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Book Marks


Richard Labonte | August 15, 2005

My One-night Stand With Cancer, by Tania Katan. Alyson Books, 286 pages, $15.95 paper.

Playwright Katan's one-night stand with cancer in fact stretched over a decade. She lost one breast in 1992, when she was 21, and the second in 2002. This would not seem an experience to laugh about – except that's exactly what she does, in this feisty, fiercely funny memoir about toxic girlfriends and toxic chemotherapy, about her neurotic Jewish family and her loving gay male friends, and above all about coping, emotionally and physically, in the face of daunting medical odds. And she coped with outrageous fine style: she asked every dyke she met at a club to rub her "booby" the day before one surgery; she played tennis before her scars were fully healed after the second surgery; and, by story's end, she was running – topless, her scars proudly on display – in a 10K fundraiser for breast cancer awareness, cheered on by a new, totally nontoxic, girlfriend. This is by no means a Pollyanna look at cancer: Katan often rages furiously at her fate. But anger and despair are leavened, bountifully, with sharp humor and smart insight.



What We Do Is Secret, by Thorn Kief Hillsbery. Villard Books, 364 pages, $13.95 paper.

Rockets Redglare, laconic and iconic and not so lost that he can't finally find himself, is a 13-year-old punk turning tricks and scrounging meals along L.A.'s Santa Monica Boulevard, circa 1981. His street-kid companions include Blitzer, Squid, and Siouxsie, all of them "different with a vengeance." He's drifting in the charismatic and sexual orbit of Darby Crash, months after the lead singer of the Germs died at 22 of a deliberate heroin overdose. This blistering novel details one night in Rockets' life – of sex for pay with television's "dog groomer to the stars," of being hassled by the LAPD, of tripping out, and of lacerating himself with an industrial-strength stapler on stage at a punk concert. For Rockets, a normal night – but one with its own jagged, lyrical epiphany. As he did in his first novel, War Boy, Hillsbery captures the void and the voices of the disaffected young with vivid writing and excitable wordplay. What We Do Is Secret is a brave and brilliant queer novel, miles out of the mainstream but right on target.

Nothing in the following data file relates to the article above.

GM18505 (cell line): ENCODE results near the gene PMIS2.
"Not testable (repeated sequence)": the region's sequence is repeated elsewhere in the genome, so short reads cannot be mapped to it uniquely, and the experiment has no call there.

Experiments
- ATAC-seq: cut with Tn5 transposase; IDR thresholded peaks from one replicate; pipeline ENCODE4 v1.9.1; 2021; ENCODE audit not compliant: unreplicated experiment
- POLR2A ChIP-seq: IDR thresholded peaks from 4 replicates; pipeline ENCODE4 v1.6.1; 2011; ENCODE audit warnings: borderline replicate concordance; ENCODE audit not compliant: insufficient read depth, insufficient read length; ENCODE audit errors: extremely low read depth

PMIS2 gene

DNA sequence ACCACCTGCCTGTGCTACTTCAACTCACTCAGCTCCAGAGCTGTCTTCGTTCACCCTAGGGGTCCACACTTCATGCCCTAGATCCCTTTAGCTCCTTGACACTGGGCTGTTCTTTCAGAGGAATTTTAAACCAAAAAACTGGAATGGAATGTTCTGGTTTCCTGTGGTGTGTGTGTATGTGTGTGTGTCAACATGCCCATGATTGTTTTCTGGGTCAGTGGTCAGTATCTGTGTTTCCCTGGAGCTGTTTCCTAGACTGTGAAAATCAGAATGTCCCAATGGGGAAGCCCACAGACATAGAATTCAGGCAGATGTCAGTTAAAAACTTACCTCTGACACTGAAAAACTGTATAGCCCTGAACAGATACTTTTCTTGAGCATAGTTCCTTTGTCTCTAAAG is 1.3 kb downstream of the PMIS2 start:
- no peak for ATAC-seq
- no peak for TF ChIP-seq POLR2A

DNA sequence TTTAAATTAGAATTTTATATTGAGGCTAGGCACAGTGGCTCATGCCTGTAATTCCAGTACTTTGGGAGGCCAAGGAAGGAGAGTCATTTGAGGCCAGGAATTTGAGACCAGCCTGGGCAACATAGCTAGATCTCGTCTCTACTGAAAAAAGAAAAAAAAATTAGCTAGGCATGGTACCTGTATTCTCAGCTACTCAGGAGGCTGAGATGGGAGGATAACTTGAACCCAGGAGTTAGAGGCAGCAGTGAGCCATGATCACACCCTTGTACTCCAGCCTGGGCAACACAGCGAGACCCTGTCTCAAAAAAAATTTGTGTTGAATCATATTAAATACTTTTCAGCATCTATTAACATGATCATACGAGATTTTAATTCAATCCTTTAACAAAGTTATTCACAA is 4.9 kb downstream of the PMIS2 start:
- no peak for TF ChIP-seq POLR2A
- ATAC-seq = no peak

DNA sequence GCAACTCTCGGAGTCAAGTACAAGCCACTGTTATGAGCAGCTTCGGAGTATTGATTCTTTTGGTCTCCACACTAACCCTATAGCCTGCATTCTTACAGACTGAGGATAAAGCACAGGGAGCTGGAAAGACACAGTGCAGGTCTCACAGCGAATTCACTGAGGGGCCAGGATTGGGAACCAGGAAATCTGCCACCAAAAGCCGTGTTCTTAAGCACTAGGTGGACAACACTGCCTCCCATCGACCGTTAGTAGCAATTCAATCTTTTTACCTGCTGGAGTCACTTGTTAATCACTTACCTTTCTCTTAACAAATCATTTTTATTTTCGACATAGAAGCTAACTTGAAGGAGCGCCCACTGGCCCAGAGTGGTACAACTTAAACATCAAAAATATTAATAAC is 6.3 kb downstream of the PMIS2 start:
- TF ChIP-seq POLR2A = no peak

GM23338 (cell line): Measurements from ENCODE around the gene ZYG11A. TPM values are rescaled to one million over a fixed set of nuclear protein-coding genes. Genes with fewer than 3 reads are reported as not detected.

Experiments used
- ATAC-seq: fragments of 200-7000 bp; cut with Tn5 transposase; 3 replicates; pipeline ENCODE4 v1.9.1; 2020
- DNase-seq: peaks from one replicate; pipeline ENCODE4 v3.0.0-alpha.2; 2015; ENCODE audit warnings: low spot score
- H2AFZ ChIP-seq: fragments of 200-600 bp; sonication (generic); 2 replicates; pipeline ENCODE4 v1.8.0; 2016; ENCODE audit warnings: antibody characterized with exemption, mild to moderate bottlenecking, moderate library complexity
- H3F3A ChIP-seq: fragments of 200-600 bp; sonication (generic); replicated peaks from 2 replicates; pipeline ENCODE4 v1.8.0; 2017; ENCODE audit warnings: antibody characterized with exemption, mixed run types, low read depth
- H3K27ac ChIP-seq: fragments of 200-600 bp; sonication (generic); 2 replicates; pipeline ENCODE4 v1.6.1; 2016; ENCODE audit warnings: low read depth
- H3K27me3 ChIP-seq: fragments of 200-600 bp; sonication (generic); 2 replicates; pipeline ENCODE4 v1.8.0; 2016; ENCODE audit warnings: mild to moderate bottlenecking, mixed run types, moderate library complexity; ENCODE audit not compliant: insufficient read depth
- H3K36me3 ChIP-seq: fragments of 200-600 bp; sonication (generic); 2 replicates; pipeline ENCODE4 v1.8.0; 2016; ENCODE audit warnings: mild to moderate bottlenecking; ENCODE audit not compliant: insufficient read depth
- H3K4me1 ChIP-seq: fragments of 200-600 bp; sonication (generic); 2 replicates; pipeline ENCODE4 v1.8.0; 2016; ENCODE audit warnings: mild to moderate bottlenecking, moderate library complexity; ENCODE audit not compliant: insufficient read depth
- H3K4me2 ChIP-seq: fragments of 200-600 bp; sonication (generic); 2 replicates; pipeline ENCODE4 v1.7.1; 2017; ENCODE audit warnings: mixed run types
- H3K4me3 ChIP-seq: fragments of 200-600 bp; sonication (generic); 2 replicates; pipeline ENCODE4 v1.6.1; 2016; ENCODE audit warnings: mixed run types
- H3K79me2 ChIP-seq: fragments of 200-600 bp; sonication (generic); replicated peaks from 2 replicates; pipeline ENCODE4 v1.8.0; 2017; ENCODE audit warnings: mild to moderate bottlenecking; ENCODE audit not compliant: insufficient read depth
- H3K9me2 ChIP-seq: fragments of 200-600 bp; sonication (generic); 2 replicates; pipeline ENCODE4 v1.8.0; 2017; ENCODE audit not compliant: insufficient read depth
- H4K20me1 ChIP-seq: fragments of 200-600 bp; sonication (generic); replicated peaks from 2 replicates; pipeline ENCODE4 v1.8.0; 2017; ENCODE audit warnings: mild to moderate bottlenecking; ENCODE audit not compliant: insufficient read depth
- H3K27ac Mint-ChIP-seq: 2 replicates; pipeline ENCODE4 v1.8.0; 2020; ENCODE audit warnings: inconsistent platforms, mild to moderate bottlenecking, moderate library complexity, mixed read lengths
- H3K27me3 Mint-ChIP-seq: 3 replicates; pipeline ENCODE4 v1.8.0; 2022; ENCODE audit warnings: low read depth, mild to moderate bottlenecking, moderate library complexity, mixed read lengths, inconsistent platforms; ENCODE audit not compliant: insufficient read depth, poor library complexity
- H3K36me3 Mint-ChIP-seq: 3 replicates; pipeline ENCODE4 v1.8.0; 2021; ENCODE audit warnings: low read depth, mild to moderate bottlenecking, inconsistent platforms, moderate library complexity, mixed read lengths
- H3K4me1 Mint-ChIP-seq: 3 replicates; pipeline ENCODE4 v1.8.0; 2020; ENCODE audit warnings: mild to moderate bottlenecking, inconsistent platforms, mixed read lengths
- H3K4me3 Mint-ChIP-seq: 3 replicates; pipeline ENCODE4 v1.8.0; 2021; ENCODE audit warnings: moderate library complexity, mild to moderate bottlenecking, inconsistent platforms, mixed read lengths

No Sister of Mine, by Jeanne G'Fellers. Bella Books, 292 pages, $12.95 paper.

Imagine a distant world where humans have been all but bred out of existence, except for a genetic trace surviving in a race of telepathic women, the Taelachs, who struggle to coexist with a resentful patriarchal society, the Autlachs. Thatís what G'Fellers has done in this rather gory first novel about civil wars, alien threats, and women loving women in the midst of the carnage. The civil war has ended as the story starts, but bitter resentment lingers. The aliens are the Iralians, "a highly evolved reptilian species known for eating captives alive as a means of torture" – and the common enemy that has brought the women warriors of the Taelachs and the male forces of the Autlachs into an uneasy alliance. And the lesbian romance is between new warrior LaRenna Belsas and battle-scarred Krell Middle, her first commander. No Sister of Mine is a wholly and inventively imagined space opera, old-fashioned science fiction without a whiff of fantasy, fairies, or feyness about it – fiction for hardcore SF fans.